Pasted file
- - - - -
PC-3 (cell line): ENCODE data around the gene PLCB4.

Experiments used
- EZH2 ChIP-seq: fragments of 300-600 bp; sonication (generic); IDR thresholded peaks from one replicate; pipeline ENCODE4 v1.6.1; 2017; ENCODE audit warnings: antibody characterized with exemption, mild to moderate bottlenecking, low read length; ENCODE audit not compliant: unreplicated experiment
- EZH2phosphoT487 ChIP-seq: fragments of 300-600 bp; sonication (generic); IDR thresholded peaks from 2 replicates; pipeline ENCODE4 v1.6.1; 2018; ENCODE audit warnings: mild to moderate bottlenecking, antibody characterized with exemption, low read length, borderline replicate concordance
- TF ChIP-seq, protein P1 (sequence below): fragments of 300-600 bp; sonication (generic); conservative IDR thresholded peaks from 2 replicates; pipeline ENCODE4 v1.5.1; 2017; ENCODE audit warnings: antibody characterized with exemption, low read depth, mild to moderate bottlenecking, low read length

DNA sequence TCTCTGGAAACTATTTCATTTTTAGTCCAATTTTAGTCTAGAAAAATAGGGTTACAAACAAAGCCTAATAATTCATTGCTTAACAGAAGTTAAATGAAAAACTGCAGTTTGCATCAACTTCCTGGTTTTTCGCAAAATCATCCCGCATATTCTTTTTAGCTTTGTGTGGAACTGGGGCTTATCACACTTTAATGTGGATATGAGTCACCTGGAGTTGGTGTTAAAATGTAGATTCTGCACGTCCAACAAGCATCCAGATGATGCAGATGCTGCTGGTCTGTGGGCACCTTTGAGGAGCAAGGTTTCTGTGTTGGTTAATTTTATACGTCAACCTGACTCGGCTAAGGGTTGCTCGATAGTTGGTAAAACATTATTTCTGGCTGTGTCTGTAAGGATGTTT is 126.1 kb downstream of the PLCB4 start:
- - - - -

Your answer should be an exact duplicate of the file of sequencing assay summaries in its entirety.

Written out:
PC-3 (cell line): ENCODE data around the gene PLCB4.

Experiments used
- EZH2 ChIP-seq: fragments of 300-600 bp; sonication (generic); IDR thresholded peaks from one replicate; pipeline ENCODE4 v1.6.1; 2017; ENCODE audit warnings: antibody characterized with exemption, mild to moderate bottlenecking, low read length; ENCODE audit not compliant: unreplicated experiment
- EZH2phosphoT487 ChIP-seq: fragments of 300-600 bp; sonication (generic); IDR thresholded peaks from 2 replicates; pipeline ENCODE4 v1.6.1; 2018; ENCODE audit warnings: mild to moderate bottlenecking, antibody characterized with exemption, low read length, borderline replicate concordance
- TF ChIP-seq, protein P1 (sequence below): fragments of 300-600 bp; sonication (generic); conservative IDR thresholded peaks from 2 replicates; pipeline ENCODE4 v1.5.1; 2017; ENCODE audit warnings: antibody characterized with exemption, low read depth, mild to moderate bottlenecking, low read length

DNA sequence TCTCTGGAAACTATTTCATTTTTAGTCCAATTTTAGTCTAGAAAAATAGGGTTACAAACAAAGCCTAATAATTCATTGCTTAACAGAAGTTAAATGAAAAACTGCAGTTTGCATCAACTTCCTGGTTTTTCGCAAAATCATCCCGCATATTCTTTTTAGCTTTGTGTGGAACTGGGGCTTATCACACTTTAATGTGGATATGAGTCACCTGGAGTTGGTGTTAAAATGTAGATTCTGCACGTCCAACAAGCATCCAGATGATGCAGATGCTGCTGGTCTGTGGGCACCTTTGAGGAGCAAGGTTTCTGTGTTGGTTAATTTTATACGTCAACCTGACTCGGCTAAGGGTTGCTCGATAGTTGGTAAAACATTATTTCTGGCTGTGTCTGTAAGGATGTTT is 126.1 kb downstream of the PLCB4 start: